Sunday, August 26, 2007

Outrageous ignorance: Why we need language expertise

At what point do you fire the leaders of a university for their willful, dangerous ignorance?

Last year, I heard this story from a couple of very reliable sources: Provost Patrick Farrell of the University of Wisconsin, the de facto chief operating officer, came to a meeting with a group of arts and humanities department chairs. They were very direct about their concern that the current leadership of the UW fails to understand the value of arts and humanities in the university today. Farrell's response? "Could you give me a sentence or two summarizing why these areas matter?" My god, the man becomes the COO of one of the greatest research universities in the United States and he needs that? Strike one.

Now, an anonymous commenter on this post, reports as follows:
Sandefur said … at the opening of the Language Institute in Van Hise, much to the dismay of the entire assembled audience … "before becoming dean I didn't realize we had all these great language departments", which was equally dismaying. And guess what? Now UW DOESN'T have all those great language departments.
Of course, anybody who takes over as dean really needs to understand the strengths of their college, and UW is among the national leaders in the range of languages it offers. What did he know? Strike two.

But it's Chancellor John Wiley himself who gets strike three, again drawing from the last comment (I can confirm that this was said, and will report back if it's not confirmed):
The Chancellor … has been quoted by the Dean of Letters & Science as wondering out loud why UW needs to offer "all these languages".
Why? Ever hear of the war in Afghanistan, where we suffer for the lack of people who know languages like Dari and Pashto? Or Iraq? We don't even have a fraction of the number of speakers and teachers we need for Arabic, clearly one of the world's strategic languages. Or the global war on terror? Even the US government realizes the need for a broad base of speakers and teachers of many languages — Monterey and the Center for the Advanced Study of Language show that. They are investing hundreds of millions of dollars in the area and they are not making much of a dent. This is surely a central part of the mission of major universities, directly in the national interest.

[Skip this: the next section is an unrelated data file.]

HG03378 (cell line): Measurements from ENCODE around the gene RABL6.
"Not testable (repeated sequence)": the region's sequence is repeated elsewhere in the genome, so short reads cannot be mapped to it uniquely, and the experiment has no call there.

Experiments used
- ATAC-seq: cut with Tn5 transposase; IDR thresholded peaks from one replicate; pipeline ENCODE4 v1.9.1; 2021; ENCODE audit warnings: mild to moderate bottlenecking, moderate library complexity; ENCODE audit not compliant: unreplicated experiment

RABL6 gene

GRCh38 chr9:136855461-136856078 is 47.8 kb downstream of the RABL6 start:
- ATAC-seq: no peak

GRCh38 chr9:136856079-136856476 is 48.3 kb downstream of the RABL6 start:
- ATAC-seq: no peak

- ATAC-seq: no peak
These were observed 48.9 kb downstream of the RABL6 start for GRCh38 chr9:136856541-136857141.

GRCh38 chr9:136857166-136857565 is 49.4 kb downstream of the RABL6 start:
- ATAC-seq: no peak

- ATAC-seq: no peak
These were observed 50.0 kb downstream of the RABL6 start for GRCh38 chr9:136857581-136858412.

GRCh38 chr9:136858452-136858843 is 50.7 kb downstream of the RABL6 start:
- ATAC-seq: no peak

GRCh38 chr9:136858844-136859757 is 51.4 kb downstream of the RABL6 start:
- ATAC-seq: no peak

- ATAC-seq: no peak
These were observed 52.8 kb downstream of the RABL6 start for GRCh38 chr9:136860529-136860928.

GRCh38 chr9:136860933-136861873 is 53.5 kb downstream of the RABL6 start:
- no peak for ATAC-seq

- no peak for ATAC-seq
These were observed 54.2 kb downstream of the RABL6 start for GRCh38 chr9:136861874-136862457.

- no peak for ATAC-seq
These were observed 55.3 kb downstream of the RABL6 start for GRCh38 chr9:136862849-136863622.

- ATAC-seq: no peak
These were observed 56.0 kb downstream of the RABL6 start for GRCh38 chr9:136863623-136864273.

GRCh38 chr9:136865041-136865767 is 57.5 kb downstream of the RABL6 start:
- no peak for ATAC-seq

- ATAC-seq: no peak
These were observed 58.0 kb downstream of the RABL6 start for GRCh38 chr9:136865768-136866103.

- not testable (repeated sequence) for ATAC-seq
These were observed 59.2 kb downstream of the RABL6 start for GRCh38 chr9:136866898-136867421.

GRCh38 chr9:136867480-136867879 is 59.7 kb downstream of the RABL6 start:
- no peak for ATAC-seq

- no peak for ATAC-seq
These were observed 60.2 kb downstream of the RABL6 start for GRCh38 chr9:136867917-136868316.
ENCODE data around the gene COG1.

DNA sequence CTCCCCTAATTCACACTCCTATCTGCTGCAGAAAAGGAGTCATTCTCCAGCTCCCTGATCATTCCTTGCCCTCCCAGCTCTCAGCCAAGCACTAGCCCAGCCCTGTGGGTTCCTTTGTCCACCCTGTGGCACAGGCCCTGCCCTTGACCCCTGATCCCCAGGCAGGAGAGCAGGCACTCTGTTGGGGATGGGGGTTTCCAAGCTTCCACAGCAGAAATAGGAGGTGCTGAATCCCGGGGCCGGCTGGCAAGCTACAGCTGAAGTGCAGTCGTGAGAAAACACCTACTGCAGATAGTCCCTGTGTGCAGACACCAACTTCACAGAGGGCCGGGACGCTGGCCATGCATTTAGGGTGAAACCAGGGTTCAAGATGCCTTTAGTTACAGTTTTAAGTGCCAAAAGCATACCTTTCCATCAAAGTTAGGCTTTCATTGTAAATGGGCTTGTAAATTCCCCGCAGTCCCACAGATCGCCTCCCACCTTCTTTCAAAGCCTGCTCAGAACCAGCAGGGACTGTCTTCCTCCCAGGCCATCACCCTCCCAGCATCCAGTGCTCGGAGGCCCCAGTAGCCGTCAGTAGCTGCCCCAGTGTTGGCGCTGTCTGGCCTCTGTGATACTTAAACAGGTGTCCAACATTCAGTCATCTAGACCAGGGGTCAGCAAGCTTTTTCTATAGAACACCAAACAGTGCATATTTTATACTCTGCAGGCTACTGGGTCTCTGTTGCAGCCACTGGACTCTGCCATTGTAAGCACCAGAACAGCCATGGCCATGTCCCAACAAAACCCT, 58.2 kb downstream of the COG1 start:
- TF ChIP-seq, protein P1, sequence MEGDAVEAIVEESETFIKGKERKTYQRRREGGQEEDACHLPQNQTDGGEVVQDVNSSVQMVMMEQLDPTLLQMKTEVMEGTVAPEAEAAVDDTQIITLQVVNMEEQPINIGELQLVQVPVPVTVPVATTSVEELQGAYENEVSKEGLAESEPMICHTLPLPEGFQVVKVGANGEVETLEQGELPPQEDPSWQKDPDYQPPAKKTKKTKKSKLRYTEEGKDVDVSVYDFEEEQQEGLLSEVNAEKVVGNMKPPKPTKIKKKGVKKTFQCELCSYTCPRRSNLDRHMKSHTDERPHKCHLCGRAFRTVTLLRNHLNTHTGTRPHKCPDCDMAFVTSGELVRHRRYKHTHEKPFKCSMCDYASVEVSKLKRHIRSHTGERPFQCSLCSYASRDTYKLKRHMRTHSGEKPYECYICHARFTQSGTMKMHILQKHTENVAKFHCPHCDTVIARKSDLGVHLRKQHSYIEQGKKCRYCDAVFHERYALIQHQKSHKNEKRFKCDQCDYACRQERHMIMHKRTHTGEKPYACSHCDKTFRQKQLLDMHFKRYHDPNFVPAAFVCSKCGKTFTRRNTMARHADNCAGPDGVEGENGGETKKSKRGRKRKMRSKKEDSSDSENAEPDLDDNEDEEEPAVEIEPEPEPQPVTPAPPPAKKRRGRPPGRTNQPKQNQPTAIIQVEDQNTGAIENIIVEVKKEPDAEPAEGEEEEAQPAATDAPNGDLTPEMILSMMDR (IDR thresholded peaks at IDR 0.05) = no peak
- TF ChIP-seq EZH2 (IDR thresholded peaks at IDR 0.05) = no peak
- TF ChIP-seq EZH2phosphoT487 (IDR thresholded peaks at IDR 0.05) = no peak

This came up in the context of how UW teaches "obscure African dialects" spoken by "dwindling numbers of speakers". (Oh, is that a whiff of racism I smell in the gentle late summer breeze?) Now, the strategic importance of languages doesn't come simply from their numbers of speakers and Africa is surely a crucial part of the world in every way, whether Wiley understands that or not. But let's consider the numbers of speakers for the African languages I'm pretty sure are regularly taught here (using Ethnologue's online numbers and leaving aside Arabic, as being of obvious importance):
  • Swahili 30 million second-language speakers, 800,000 L1 speakers
  • Hausa 24.2 million
  • Yoruba 19.3 million
  • Xhosa 7.2 million
  • Zulu 9.6 million
This is a critical time for public education in this country, and we cannot afford to be led by such willfully ignorant little people.

Image from here, with an article about "embracing your ignorance". (I don't know this chalkboard scene from the Simpsons and wonder if it's an altered one.)


The Ridger, FCD said...

There used to be - probably still is - a website that lets you create your own phrase for Bart. I'm sure this is from there.

But - seriously - Why do the arts and humanities matter? He actually asked that?

One quibble - it's Monterey with one R where the Defense Language Institute is.

Mr. Verb said...

Ah, that's where those pictures come from. If I had time, of course, I'd be using the stripgenerator that was just talked about on Language Log.